A lot of people like to dream about what they would do if they had superpowers, but very few look to comic books for inspiration on how to actually get them. That’s exactly what a 15-year-old boy did in 2014 according to a new report from the Journal of Laboratory Physicians. In an attempt to gain powers, doctors found out that he had been doing things like injecting himself with mercury from broken thermometers and letting spiders bite him.

Unfortunately, this didn’t land the boy at Xavier’s School for Gifted Youngsters, he just ended up in the hospital. Doctors had noticed he had lesions on his arms that weren’t healing after several months, but there was nothing else wrong with him that they could tell. So docs went with the seemingly obvious diagnosis – Drug Abuse.

The bad news is that the diagnosis was wrong, but the good news was that the psychiatric team he was transferred to was able to solve the mystery. It turns out that urine tests for drugs also show when there are traces of mercury in your body.

Here’s where the report gets a little weird. The writer of the report said that the boy was inspired to try and get superpowers after watching X-Men Origins: Wolverine, specifically after seeing the X-Man Mercury. The only problem is that Mercury doesn’t appear in that movie at all. Our guess is that he was a fan of mercury and watching Wolverine get injected with Adamantium made him think he had found a way to give himself powers. We can only guess that he also had a love of Spider-Man, which explains why he was enticing spiders to bite him.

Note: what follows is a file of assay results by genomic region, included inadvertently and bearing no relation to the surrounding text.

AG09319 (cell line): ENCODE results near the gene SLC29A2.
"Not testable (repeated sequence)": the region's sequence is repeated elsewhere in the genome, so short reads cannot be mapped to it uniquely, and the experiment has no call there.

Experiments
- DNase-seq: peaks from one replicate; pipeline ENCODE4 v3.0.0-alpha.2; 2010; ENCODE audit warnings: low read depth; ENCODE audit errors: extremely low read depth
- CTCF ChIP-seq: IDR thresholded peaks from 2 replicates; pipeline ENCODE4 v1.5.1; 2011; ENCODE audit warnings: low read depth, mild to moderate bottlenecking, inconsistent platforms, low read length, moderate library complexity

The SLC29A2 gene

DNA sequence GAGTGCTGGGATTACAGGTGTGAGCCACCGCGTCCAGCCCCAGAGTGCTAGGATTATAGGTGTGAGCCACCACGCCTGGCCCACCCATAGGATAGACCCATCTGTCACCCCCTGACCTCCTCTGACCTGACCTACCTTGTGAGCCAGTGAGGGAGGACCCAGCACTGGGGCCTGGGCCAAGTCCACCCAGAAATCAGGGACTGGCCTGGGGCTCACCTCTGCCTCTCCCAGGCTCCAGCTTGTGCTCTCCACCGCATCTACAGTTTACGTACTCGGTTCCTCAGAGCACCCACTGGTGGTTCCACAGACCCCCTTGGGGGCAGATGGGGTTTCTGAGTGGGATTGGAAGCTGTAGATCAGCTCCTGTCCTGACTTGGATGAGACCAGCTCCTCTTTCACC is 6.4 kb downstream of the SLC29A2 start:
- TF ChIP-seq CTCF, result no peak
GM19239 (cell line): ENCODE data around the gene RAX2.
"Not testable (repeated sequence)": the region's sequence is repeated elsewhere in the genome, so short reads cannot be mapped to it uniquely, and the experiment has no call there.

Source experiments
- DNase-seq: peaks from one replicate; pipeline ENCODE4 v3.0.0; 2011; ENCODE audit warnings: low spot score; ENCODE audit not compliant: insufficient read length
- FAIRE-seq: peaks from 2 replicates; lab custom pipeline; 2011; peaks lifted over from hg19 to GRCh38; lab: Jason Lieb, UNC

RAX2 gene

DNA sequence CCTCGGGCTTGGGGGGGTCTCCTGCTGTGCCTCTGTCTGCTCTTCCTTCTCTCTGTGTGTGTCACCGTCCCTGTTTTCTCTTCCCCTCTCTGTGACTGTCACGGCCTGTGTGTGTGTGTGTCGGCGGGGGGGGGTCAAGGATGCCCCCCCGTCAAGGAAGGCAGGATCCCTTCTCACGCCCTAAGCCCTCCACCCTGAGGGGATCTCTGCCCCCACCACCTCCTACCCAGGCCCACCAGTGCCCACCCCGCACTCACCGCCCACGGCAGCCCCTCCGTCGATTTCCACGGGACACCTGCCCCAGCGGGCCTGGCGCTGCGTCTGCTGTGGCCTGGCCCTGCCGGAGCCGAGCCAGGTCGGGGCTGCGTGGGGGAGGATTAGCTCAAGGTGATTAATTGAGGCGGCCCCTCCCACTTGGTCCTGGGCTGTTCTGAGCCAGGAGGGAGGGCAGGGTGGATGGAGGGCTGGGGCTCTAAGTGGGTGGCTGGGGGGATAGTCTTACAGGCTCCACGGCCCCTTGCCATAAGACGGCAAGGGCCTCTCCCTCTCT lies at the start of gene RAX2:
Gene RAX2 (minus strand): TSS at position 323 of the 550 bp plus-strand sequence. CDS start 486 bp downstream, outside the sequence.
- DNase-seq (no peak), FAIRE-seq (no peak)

If you know anything about The Mad Hatter from Alice in Wonderland, you know that mercury in the blood is bad stuff and doctors were very concerned when it showed up in his urine. After some x-rays (See Below), they found that he, luckily, sucked at injecting himself with things and had only managed to get the liquid metal just under his skin and not into his bloodstream. This explained the lesions, which were not only necrotic but were found to be leaking mercury when the doctors cut into them.

When doctors see cases of deliberate mercury injection, it raises major fears.

“Other unusual incidences of self-injection of mercury include a 14-year-old boxer who received an injection of metallic mercury thinking that it would strengthen his sports performance and subjects who believe that mercury injections will improve sexual powers.”

The good news is that this kid wasn’t trying to kill himself, he just really wanted superpowers. They found that he had no other psychiatric problems and had a normal IQ, so he went home to live a normal, mortal life.

Source: IFLScience